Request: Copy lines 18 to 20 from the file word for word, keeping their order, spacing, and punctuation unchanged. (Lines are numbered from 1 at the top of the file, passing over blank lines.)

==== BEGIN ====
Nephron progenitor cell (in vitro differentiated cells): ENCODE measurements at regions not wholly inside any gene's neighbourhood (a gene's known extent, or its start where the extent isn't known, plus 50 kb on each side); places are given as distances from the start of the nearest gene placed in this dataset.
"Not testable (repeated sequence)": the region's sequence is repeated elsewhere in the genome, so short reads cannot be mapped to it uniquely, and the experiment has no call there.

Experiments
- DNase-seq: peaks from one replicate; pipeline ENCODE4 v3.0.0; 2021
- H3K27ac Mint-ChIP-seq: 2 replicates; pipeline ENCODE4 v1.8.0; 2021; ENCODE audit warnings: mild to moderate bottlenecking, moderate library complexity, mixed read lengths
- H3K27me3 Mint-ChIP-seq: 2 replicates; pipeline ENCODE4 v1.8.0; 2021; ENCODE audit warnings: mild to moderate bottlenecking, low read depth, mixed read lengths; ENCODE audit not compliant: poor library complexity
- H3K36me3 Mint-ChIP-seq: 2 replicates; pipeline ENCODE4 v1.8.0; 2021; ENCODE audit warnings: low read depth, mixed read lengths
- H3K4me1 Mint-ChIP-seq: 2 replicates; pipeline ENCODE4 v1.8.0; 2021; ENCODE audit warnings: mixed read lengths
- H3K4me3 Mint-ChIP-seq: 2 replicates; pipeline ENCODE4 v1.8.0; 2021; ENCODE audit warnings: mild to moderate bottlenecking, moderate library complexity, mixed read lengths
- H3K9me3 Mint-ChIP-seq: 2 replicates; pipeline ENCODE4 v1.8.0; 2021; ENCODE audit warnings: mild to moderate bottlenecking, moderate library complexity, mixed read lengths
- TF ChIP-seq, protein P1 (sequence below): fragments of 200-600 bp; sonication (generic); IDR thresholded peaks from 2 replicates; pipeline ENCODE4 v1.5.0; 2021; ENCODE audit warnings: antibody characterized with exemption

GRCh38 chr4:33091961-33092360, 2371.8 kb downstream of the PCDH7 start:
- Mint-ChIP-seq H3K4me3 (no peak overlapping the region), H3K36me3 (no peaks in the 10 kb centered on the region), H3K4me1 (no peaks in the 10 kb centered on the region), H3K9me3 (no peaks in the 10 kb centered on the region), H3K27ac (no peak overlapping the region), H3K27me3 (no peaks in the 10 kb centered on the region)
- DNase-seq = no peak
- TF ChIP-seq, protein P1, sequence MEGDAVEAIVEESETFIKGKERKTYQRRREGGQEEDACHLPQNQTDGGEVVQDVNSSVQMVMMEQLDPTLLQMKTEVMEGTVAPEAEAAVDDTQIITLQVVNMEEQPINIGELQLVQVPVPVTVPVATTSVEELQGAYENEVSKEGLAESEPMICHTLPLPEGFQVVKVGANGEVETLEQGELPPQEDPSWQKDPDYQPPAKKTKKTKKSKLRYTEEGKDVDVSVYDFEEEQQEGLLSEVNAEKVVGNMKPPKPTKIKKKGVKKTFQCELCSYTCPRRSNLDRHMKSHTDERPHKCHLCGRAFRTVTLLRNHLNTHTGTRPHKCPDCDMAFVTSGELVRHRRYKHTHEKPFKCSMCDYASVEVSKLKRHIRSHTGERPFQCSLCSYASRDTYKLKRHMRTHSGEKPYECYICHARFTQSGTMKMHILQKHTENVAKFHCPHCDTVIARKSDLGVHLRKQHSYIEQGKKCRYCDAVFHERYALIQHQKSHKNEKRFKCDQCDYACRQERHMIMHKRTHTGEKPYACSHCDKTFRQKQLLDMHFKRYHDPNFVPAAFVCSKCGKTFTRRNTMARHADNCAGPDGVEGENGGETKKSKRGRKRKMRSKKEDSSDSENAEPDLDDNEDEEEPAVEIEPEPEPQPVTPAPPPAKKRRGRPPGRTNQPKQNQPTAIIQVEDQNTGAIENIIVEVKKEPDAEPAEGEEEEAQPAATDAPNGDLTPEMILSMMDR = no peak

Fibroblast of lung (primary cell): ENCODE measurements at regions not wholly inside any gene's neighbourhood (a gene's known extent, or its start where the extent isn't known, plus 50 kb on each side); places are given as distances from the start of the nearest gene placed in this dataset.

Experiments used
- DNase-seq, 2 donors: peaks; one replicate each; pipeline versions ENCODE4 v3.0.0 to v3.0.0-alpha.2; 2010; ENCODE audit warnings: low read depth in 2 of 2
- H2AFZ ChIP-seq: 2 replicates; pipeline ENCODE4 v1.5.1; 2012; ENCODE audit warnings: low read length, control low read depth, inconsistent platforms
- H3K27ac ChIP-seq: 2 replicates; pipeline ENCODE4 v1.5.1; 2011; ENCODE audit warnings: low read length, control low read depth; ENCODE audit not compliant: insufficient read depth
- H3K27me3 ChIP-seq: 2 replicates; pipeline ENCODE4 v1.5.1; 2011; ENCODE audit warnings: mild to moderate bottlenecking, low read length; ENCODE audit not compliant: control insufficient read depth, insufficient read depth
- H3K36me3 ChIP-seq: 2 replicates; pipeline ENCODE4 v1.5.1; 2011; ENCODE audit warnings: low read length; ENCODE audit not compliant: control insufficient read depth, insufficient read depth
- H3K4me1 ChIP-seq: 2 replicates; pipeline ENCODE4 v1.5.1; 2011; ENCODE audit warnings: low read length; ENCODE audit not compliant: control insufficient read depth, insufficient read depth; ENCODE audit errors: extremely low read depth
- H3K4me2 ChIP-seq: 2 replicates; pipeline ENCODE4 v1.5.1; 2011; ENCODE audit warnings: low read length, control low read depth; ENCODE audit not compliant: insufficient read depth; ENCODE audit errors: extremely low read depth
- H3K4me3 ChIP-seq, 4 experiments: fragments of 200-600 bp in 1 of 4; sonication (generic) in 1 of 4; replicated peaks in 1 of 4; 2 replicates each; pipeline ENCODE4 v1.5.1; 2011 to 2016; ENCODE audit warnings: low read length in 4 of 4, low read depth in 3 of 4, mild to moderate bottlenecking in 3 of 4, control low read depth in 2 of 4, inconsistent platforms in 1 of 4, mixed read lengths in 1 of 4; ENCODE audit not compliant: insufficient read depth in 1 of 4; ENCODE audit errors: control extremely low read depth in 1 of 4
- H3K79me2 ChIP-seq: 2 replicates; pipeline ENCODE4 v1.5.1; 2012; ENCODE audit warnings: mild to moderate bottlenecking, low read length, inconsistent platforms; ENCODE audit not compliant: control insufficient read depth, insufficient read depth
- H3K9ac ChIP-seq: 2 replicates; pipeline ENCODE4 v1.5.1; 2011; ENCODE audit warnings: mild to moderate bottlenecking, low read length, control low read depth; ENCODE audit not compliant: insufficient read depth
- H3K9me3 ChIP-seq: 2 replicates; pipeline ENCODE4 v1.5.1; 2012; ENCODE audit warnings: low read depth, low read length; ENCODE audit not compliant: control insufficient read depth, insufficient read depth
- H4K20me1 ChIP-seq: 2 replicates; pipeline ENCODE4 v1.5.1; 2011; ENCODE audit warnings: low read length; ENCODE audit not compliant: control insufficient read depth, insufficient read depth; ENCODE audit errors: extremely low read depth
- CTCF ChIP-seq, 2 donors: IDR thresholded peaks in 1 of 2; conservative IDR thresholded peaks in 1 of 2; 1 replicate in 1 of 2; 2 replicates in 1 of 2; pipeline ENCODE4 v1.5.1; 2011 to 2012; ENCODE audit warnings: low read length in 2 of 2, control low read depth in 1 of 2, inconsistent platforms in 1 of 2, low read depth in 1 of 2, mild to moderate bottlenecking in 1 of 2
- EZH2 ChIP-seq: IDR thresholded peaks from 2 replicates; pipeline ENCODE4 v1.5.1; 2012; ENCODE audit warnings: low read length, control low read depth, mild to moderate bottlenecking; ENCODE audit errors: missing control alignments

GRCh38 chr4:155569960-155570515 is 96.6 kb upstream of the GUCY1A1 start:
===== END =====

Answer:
- DNase-seq, 2 donors: peaks; one replicate each; pipeline versions ENCODE4 v3.0.0 to v3.0.0-alpha.2; 2010; ENCODE audit warnings: low read depth in 2 of 2
- H2AFZ ChIP-seq: 2 replicates; pipeline ENCODE4 v1.5.1; 2012; ENCODE audit warnings: low read length, control low read depth, inconsistent platforms
- H3K27ac ChIP-seq: 2 replicates; pipeline ENCODE4 v1.5.1; 2011; ENCODE audit warnings: low read length, control low read depth; ENCODE audit not compliant: insufficient read depth